7. Pick the dough up with two hands and/or a broad metal spatula and swiftly but carefully transfer it to the hot side of the grill. Brush the top with Low FODMAP Garlic-Infused Oil. Within a minute or so the crust will puff up and charred grill marks will appear on the bottom of the crust. Flip the crust over with your tongs and drag it over to the cool side of the grill. Brush the crust with more garlic-infused olive oil.

  8. Sparingly dollop tomato sauce here and there, then lightly scatter Fontina cheese over the sauce, then add a light sprinkling of Romano. Do not try to cover the whole surface with tomato sauce and cheese. Use tongs to drag crust back over to the hot side. Use tongs to rotate the crust over the hot coals and monitor it closely. You want the cheese to melt and the bottom to develop nice char marks without burning. This part will take maybe 3 to 5 minutes, but you cannot walk away! Once done, use tongs again to drag pizza onto your cutting board, scatter fresh basil leaves on top (torn or whole), and have someone start serving immediately while you get to work on the other pizzas. These pizzas wait for No One!
  9. It is possible to do two or three pizzas at a time on larger grills, all at staggered stages, but this takes practice.


FODMAP Information

Our recipes are based on Monash University and FODMAP Friendly science.

Canned Tomatoes: Monash University has lab tested canned tomatoes and they are low FODMAP at 92 g or 3.2-ounces, which they say is about 3/5 of a cup. Moderate FODMAPs kick in at about 3/4 cup or 115 g, at which point fructose can become an issue.

Cheese: Many cheeses have low FODMAP serving sizes. The low FODMAP diet is not a dairy-free diet. Hard cheeses such as Parmigiano Reggiano or Pecorino Romano have been lab tested by Monash University and are low FODMAP in 40 g amounts.

Garlic-Infused Oil: Make your own Garlic-Infused Oil or buy a commercial equivalent for the easiest way to add garlic flavor to your food. Fructans in garlic are not oil-soluble, so garlic-infused oil is low FODMAP.

Oil: All pure oils are fats and contain no carbohydrates, therefore they contain no FODMAPs.

Sugar: Monash University and FODMAP Friendly have both lab tested white, granulated sugar. Monash states that a Green Light low FODMAP serving size of white sugar is 1/4 cup (50 g). FODMAP Friendly simply states that they have tested 1 tablespoon and that it is low FODMAP. Regular granulated white sugar is sucrose, which is a disaccharide made up of equal parts glucose and fructose. Sucrose is broken down and absorbed efficiently in the small intestine.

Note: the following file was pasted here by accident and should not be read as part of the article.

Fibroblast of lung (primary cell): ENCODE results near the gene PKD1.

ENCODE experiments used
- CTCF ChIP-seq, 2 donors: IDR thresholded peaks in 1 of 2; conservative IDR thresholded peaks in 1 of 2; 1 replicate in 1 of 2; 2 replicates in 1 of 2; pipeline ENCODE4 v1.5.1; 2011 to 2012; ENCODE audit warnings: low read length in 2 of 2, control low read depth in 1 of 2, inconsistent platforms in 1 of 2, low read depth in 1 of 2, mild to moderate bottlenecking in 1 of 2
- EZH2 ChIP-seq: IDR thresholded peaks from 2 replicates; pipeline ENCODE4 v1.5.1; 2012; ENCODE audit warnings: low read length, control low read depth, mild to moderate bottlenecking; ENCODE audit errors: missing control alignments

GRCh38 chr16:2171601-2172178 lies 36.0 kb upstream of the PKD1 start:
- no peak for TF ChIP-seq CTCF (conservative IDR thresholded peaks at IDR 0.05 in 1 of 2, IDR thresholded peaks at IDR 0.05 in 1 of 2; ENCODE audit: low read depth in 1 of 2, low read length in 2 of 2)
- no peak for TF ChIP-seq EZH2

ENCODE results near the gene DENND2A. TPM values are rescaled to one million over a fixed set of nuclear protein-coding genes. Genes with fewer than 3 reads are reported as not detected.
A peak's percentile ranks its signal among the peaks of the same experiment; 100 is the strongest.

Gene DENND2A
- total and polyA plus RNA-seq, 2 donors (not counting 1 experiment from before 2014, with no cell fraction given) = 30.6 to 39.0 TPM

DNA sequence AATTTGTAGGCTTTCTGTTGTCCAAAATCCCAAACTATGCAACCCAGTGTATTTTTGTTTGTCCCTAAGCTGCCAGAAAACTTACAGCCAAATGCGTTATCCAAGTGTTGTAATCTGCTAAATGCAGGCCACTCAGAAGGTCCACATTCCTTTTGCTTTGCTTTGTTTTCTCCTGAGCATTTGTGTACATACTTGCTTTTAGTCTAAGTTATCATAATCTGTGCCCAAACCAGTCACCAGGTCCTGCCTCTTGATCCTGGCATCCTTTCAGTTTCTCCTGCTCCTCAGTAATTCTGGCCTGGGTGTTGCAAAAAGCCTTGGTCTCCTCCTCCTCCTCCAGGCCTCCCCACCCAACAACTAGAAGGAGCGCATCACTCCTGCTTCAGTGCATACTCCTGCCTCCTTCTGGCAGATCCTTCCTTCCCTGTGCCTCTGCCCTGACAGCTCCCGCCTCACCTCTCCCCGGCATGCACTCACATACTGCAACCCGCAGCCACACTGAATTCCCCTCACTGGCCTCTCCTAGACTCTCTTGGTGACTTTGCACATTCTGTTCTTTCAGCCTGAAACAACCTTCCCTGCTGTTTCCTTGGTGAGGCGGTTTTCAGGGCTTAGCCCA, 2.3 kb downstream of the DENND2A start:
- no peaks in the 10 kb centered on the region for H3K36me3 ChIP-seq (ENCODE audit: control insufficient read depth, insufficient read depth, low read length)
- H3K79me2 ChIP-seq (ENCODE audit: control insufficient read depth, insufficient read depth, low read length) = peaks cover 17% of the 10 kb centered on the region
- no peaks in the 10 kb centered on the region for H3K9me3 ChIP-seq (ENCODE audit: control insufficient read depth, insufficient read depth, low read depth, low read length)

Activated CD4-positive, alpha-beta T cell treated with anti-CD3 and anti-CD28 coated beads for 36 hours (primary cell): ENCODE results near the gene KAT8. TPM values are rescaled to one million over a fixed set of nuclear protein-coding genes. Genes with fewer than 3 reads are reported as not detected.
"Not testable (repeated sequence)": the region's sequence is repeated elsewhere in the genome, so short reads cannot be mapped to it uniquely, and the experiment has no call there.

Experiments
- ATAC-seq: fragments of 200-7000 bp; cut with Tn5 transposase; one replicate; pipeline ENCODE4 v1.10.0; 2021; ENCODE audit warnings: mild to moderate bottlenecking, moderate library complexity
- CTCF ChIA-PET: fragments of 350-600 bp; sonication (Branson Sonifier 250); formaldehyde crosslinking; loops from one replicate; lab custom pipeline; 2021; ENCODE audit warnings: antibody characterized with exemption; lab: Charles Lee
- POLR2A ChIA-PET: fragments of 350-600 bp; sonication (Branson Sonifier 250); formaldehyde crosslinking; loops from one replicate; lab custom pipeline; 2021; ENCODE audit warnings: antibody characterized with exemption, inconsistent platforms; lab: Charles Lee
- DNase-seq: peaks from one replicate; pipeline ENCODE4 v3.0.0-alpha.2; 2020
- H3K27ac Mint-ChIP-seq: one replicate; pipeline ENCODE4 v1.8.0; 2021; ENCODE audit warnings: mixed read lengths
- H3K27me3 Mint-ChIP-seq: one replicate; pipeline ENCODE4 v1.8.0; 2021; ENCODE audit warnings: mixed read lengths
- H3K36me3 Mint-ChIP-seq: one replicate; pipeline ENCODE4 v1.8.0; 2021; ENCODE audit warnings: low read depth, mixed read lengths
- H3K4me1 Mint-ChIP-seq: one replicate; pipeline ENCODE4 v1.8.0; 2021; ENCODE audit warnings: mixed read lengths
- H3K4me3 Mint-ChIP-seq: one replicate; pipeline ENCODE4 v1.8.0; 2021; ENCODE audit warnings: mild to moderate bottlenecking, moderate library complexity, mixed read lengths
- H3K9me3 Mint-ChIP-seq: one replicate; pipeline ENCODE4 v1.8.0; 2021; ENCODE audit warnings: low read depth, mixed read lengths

Tomatoes: Both Monash University and FODMAP Friendly have lab tested common, beefsteak tomatoes. Monash University lab tests have shown no FODMAPs. FODMAP Friendly gives them a “Pass” at ½ cup (75 g) portions. Cherry tomatoes and Plum (Roma) tomatoes have also been tested by Monash and FODMAP Friendly. Both Monash and FODMAP Friendly recommend 75 g of cherry tomatoes as a serving (about 5 or ½ cup) and 75 g of plum or Roma tomatoes, which is about 1 small tomato or ½ cup.

Yeast: Yeast – fresh, dry and instant – are all low FODMAP.

Please always refer to the Monash University & FODMAP Friendly smartphone apps for the most up-to-date lab tested information. As always, your tolerance is what counts; please eat accordingly. The ultimate goal of the low FODMAP diet is to eat as broadly as possible, without triggering symptoms, for the healthiest microbiome.

Nutrition Facts
Low FODMAP Grilled Pizza
Amount Per Serving
Calories 279 Calories from Fat 99
% Daily Value*
Fat 11g17%
Sodium 550mg23%
Potassium 1mg0%
Carbohydrates 37g12%
Fiber 1g4%
Sugar 1g1%
Protein 10g20%
Calcium 1mg0%
Iron 1mg6%
* Percent Daily Values are based on a 2000 calorie diet.